To attract Chinese investors to establish industries in Pakistani SEZs, some extra measures and effort are required to provide them with fiscal incentives, the most cost-effective and efficient infrastructures and support services as well as investor-friendly governance.

Pakistan, on its part, is anxiously looking for foreign investment and technologies to apprehend high and sustained export-oriented growth to generate employment.

Pertinent questions arise, whether Pakistan is ready to welcome such industries? And, once Chinese companies establish themselves in SEZs, will there be any global market to sell goods produced by SEZs’ firms or will they penetrate Pakistani markets and displace local industry?

Despite the desperate need for foreign investment, my suggestion is to develop a well thought and focused scheme for SEZs to welcome Chinese companies that should create pro-inclusive sustained growth, subject to minimum socio-economic costs.

This should ultimately achieve our long-term goals of gaining access to new and modern technologies as well as penetrating international markets.

So, a policy challenge is to prepare local workforce, infrastructures, and institutional systems, and mechanisms in Pakistan to attract and welcome Chinese investors to reap maximum and sustained benefits.

Government-Proposed Pak-China SEZs:

Keeping at the front the Memorandum of Understandings signed by the governments of China and Pakistan, the Pakistani government has proposed following nine SEZs to be established in all five provinces along with industries:

  1. Rashakai Economic Zone: (M-1, Nowshera): Fruit/food/packaging/textile stitching/knitting.
  2. China Special Economic Zone Dhabeji: Type of industry will be determined at feasibility stage.
  3. Bostan Industrial Zone (near Quetta): Fruit processing, agriculture machinery, pharmaceutical, motorbikes assembly, chromite, cooking oil, ceramic industries, ice and cold storage, electric appliance, and halal food industries.
  4. Punjab-China Economic Zone, (M-2, Sheikhupura): Mix industry.
  5. ICT Model Industrial Zone (Islamabad): Feasibility studies yet to be carried out.
  6. Development of Industrial Park on Pakistan Steel Mills Land (Port Qasim): Feasibility studies yet to be carried out.
  7. Bhimber Industrial Zone: Feasibility studies yet to be carried out.
  8. Mohmand Marble City: Feasibility studies yet to be carried out.
  9. Moqpondass SEZ (Gilgit-Baltistan): Marble/granite, iron ore processing, fruit processing, steel industry, the mineral processing unit, and leather industry.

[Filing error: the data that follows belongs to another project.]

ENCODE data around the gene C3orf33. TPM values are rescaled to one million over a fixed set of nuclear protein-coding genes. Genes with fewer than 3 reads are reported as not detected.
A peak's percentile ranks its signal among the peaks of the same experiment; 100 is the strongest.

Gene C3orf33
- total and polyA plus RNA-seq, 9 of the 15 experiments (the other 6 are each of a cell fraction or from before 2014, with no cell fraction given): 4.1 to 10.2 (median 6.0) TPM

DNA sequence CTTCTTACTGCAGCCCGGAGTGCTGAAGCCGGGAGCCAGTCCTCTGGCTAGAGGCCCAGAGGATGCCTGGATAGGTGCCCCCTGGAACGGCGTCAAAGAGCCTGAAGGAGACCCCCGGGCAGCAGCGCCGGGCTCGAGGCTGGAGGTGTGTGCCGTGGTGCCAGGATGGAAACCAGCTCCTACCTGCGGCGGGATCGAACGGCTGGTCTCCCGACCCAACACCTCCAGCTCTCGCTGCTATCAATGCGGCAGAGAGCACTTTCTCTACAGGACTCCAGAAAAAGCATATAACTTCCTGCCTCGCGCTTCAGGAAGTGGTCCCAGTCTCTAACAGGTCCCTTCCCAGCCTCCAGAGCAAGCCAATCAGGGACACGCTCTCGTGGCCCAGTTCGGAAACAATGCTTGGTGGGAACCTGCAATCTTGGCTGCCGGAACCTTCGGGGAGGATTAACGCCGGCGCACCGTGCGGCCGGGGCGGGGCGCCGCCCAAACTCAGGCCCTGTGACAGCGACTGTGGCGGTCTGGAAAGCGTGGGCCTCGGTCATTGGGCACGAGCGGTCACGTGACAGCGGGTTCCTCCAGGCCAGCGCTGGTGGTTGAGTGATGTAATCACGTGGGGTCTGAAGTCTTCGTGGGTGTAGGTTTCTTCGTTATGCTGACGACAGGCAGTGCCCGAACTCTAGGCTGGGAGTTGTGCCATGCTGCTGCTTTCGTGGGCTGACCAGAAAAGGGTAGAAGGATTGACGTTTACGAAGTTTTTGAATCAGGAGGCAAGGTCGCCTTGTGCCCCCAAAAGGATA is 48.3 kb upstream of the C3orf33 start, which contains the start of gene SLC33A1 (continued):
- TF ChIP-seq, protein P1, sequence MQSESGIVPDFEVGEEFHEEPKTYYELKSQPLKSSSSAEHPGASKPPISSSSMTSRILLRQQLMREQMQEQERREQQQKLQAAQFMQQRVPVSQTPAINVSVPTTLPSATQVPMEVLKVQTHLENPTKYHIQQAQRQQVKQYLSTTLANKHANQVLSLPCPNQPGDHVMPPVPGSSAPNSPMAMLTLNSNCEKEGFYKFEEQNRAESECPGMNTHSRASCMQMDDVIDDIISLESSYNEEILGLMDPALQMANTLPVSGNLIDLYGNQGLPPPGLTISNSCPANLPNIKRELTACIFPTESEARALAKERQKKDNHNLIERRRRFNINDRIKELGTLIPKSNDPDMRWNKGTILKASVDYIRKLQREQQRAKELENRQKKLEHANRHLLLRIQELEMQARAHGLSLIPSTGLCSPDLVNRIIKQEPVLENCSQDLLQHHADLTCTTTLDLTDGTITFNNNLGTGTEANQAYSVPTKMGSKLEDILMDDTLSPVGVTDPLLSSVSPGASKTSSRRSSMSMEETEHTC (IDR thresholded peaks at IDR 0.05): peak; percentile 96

Under the CPEC project, the government has proposed mineral economic processing zones besides above nine SEZs in four provinces.

In Punjab, proposed Minerals Economic Processing Zones include Salt Range (antimony) and Chiniot (iron ore).

In Sindh, Thar (coal) and Lakra (coal).

In KPK Dargai (chromite), North Waziristan (chromite), Kurram (antimony), Waziristan, (copper), Chitral (antimony), Besham (iron ore, lead), Nizampur (iron ore) and Mohmand (marble).

In Balochistan, Khuzdar (chromite, antimony), Chaghi (chromite), Qila Saifullah (antimony, chromite), Saindak (gold, silver), Reko Diq (gold), Kalat (iron ore), Lasbela (manganese), Gwadar (oil refinery) and Muslim Bagh (chromite).

Strategic Directions for SEZs

Tenets of SEZs:

Economic characteristics of SEZs in Pakistan should be represented by the following tenets:

  1. Investment, in general, in SEZs should be by the Chinese companies, but they should be encouraged to have joint partnerships with Pakistani investors. This will ensure sustainability of SEZs.
  2. Target value-added activities and link them with the existing industry clusters in Pakistan.
  3. Target niche industries, where production concentration in minute parts of a long international value-added chain would yield high export returns.
  4. Goods produced in SEZs will be principally for foreign export markets but up to a certain percentage can be exported to the Pakistan territory.
  5. All services to SEZs may be provided by the government on cost-recovery basis but preferably government should engage a private company for the purpose.
  6. Role of government should be limited to making legal and infrastructure arrangements.

Additional Proposals for SEZs’ Structure:

Earlier, I reported a list of the government proposed SEZs along with industrial activities.

In addition to these, I suggest some industrial activities that are more practical and hopefully will enable to reap more benefits.

Keeping in view the interests and absorption capacity in provinces, I propose the following specific industries to be incorporated in SEZs:
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  • Balochistan: Fish and marine, dry fruit processing and packaging industries, water resource management technologies.
  • KPK: Focus on small turbines producer industries and their allied industries.
  • Punjab: Solar power plant producing industries and allied industries, engineering-based small and medium industries, technology producing industries, and food products producing industries. Establish Agricultural Technology Park near Faisalabad and link it with agricultural technology producing companies in an SEZ near Faisalabad.
  • Sindh: Windmills producing industries and allied industries, packaging industry, plastic, and petrochemical industries.

For the above SEZs and industries, each provincial government must ensure: skills, infrastructures, and institutions to be required by SEZs.

Furthermore, link all SEZs with NUST Industrial Technology Park being established with assistance from China.